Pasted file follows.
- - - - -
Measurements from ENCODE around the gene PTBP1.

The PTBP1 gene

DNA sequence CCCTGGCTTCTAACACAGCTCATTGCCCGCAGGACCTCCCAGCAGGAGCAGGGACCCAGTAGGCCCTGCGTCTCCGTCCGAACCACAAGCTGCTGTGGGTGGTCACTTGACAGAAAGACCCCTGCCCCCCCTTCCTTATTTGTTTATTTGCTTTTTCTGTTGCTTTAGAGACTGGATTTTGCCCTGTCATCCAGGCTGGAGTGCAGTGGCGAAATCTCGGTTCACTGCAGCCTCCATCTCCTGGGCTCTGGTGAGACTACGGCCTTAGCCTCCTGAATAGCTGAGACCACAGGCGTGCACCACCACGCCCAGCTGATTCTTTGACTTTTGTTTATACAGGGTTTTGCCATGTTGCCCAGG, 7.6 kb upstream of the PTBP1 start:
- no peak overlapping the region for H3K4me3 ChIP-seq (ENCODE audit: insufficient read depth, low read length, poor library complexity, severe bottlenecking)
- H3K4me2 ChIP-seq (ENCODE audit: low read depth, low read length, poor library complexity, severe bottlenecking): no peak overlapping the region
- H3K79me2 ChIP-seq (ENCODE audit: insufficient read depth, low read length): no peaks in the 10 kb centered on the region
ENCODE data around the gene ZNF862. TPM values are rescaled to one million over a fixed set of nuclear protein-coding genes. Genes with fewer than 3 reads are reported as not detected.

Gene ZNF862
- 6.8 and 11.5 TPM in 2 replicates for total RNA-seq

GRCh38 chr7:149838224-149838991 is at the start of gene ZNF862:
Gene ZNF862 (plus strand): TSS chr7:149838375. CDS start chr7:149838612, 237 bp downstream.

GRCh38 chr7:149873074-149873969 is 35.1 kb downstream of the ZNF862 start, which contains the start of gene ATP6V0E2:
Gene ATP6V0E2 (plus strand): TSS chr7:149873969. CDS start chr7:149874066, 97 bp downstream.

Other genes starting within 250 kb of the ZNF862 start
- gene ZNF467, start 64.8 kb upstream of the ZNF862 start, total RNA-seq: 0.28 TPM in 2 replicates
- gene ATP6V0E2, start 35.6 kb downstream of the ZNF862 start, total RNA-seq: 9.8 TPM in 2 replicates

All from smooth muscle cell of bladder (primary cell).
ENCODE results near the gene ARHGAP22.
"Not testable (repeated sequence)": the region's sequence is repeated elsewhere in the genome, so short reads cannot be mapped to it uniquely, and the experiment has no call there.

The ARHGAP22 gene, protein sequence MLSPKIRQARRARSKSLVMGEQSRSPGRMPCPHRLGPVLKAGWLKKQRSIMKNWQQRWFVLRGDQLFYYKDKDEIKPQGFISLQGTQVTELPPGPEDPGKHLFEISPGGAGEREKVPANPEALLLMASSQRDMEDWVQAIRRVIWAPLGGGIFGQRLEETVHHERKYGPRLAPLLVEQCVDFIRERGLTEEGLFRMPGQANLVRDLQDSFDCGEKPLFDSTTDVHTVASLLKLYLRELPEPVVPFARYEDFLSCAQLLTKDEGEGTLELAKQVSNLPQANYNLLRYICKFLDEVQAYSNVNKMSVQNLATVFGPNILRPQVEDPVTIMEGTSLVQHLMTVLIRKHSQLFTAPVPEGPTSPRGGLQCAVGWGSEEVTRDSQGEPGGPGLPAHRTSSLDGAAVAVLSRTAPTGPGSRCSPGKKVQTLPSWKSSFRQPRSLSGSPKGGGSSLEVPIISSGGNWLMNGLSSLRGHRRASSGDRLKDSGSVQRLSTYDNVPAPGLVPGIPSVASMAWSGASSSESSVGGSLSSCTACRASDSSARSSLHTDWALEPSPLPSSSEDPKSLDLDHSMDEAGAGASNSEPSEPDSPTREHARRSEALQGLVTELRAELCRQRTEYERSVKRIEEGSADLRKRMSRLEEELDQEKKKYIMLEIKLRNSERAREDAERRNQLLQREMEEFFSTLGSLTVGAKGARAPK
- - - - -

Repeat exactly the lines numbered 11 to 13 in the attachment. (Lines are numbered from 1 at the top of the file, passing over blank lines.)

Gene ZNF862 (plus strand): TSS chr7:149838375. CDS start chr7:149838612, 237 bp downstream.

GRCh38 chr7:149873074-149873969 is 35.1 kb downstream of the ZNF862 start, which contains the start of gene ATP6V0E2:
Gene ATP6V0E2 (plus strand): TSS chr7:149873969. CDS start chr7:149874066, 97 bp downstream.